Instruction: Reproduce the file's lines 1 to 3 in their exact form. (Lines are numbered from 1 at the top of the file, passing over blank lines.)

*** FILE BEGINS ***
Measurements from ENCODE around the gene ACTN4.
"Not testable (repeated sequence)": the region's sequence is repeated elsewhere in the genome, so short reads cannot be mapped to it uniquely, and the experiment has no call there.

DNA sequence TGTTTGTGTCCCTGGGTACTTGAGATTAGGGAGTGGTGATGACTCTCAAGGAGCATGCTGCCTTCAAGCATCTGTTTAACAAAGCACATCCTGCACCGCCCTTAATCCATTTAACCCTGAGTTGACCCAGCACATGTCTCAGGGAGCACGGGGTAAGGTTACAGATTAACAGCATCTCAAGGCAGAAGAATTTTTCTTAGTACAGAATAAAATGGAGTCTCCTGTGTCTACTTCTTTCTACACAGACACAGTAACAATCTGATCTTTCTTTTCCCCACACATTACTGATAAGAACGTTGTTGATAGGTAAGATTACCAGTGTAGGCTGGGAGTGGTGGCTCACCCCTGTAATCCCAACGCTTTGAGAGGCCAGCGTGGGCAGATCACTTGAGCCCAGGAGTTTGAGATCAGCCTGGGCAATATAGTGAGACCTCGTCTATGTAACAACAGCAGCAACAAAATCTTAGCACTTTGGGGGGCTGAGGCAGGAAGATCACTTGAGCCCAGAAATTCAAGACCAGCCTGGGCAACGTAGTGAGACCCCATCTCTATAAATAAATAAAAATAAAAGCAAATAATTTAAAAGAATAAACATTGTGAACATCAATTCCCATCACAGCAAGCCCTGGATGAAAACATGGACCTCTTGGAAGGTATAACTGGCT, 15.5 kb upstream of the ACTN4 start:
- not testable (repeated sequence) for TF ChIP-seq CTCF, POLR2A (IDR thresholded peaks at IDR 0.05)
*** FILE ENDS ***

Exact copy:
Measurements from ENCODE around the gene ACTN4.
"Not testable (repeated sequence)": the region's sequence is repeated elsewhere in the genome, so short reads cannot be mapped to it uniquely, and the experiment has no call there.

DNA sequence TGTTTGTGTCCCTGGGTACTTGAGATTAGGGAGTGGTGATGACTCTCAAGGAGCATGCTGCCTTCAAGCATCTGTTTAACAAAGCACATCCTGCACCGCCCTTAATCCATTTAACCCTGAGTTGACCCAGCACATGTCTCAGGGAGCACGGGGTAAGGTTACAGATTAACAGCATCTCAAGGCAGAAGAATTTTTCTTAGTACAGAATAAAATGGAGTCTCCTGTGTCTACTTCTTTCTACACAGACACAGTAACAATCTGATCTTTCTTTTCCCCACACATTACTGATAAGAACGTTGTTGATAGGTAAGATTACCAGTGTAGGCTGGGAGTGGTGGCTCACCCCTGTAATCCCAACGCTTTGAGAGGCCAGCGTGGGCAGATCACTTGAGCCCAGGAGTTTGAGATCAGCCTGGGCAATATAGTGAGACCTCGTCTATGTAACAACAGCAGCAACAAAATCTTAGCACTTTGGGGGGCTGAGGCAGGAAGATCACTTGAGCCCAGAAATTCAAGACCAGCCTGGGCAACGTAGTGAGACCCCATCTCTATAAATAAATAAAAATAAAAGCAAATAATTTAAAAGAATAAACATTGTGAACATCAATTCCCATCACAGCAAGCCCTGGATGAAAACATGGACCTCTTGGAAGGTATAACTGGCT, 15.5 kb upstream of the ACTN4 start: